Mobius Action Cam as car dash cam on external battery


Old 11-28-14, 06:46 AM
Thread Starter
Join Date: Nov 2013
Posts: 217
Mobius Action Cam as car dash cam on external battery

I just have a question and want to be sure just in case (and not destroy my mobius cam). I have an external battery from "Goal Zero". The model is the "Yeti 150". Here is a link to it:
Goal Zero Yeti 150 Solar Generator | Power Packs | Goal Zero

Could I simply plug my mobius cam using the 5 pin usb cable that was included with the mobius camera into my Yeti 150 usb port? The specs on the Yeti 150 says that the USB ports are 5V (up to 2.1 A, 10 W max), regulated.

Also, does the mobius cam have a voltage limiter? I didn't see one in the settings. I don't need a voltage limiter as this is an external battery source and won't matter if it's completely drained out. I know that almost all car dash cams have a built in voltage limiter usually set at its lowest is 11.8V or 11.9V. The problem with that when using my external battery is that when the minimum voltage of 11.9V is reached, the dash cam will turn off automatically, but my external battery pack still has about 60% charge left on it. I'm still getting about 40 hours of continuous recording from 100% charge until the voltage hits 11.9V. But if the Mobius cam has no voltage limiter, then it would just keep recording until the external battery is at 0 or 1%. I'm guessing I could get as much as 80 to 100 hours continuous recording on a full charge so this way I won't need to keep recharging my external battery every 2 - 3 days.
Sponsored Links
Old 01-06-15, 09:44 PM
Join Date: Jan 2015
Posts: 1
Share notes?

I'm looking for a setup similar to what you may have for the same reasons. Our vehicles are being keyed repeatedly, and I'm fed up. Unfortunately, I don't own the building where I live and need an in-car surveillance solution. I've been endlessly frustrated in the hunt, and am nearly to the point of just camping outside with my car. On the plus side, the idiots who key our cars seem to favor one particular area, which limits the field of view I need anyway. Would you mind sharing your setup and strategy with me?
Old 01-09-15, 12:13 PM
Join Date: Jan 2015
Posts: 21
I would say there are quite a few creative things you could do with the cars battery power alone. Check out some web camera solutions. There are wireless web cameras you can purchase that could be powered by a USB that you stream to your in home computer. Much the same could be done by putting an old "steal-able" laptop inside the car hidden, and then run the web cameras into it.

The reason I say web cameras is because you can use them as CCTV cameras and security cameras with the right gear. There is software for Windows and Linux that will monitor the camera feed and detect motion, once it does it records. Some of the software is not only free but very extensive, enough so that you can view the video feed from any location on the planet after registering the camera on your personal network.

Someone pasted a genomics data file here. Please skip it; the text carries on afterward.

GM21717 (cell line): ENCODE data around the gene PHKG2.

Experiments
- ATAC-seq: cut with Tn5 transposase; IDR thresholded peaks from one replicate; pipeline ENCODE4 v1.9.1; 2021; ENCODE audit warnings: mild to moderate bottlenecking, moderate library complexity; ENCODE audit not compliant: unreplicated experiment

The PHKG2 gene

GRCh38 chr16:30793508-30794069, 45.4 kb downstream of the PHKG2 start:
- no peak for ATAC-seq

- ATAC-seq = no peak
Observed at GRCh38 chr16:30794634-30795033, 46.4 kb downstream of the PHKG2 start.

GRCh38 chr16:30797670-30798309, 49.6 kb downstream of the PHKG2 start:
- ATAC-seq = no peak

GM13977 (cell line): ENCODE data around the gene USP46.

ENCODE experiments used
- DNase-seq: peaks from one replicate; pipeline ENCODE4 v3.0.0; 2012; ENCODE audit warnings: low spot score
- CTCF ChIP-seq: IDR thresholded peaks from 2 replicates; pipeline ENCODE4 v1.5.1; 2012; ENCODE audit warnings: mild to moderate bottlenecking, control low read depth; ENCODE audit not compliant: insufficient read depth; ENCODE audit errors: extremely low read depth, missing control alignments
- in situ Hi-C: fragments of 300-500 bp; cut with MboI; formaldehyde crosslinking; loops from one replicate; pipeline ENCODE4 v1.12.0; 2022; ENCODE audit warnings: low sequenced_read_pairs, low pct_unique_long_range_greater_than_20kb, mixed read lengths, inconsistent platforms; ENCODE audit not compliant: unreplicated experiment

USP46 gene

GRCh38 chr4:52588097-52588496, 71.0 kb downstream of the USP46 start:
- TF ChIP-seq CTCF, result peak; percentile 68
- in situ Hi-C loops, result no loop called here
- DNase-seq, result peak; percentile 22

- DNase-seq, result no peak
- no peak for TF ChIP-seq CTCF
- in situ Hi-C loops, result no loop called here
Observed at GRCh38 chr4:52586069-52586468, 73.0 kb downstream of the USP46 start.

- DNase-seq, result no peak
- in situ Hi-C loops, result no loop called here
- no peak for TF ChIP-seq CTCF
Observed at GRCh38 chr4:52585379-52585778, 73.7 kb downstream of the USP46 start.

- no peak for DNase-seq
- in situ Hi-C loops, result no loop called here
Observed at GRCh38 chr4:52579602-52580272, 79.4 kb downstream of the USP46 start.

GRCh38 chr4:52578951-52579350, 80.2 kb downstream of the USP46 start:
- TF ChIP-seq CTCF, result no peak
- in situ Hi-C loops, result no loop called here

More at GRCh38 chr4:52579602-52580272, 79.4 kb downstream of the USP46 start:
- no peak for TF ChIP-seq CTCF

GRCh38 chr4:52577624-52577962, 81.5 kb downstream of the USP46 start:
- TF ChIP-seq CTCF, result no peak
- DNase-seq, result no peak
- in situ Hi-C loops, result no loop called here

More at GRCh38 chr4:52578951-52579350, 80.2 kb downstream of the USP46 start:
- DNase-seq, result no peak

One example, which is what I use for security is software called "Zoneminder" for the Linux operating system. This software can run multiple web camera feeds as CCTV camera feeds and can broadcast them across your devices and computers if configured to do so.

With roughly 60$, an old used laptop on Craigslist could be purchased, along with a couple of web cameras. The Linux operating system is free, chose a 32 bit system as it will be easier to set up the Zoneminder software. There are tutorials online on how to accomplish this. Then you can stuff it under a seat and let it record.

If you have an issue with battery power in the laptop, a secondary car battery placed possibly in the trunk along with an inverter will power the laptop for possibly several days time without compromising your regular car battery. Doing this would possibly up the surveillance cost to 100$. After exceeding the 100$ mark, you are nearing the price of wireless security cameras that are designed for this task.
Old 01-09-15, 12:30 PM
Join Date: Jan 2015
Posts: 21
Don't mean to be a thread jacker.. I do not think your power supply will hurt your camera, but I would not plug it into any power source directly. Try to use some USB charger, because direct battery contact can mean 2 or more amps going into your device.
Old 01-09-15, 01:36 PM
ray2047's Avatar
Group Moderator
Join Date: Mar 2006
Location: USA
Posts: 32,988
because direct battery contact can mean 2 or more amps going into your device.
Not really amp draw is limited by the impedance/resistance of the load. People use 60 watt light bulbs that draw less then one amp on fifteen amp circuits all the time with no problem.

Posting Rules
You may not post new threads
You may not post replies
You may not post attachments
You may not edit your posts

BB code is On
Smilies are On
[IMG] code is On
HTML code is Off
Trackbacks are Off
Pingbacks are Off
Refbacks are Off

Thread Tools
Search this Thread
Display Modes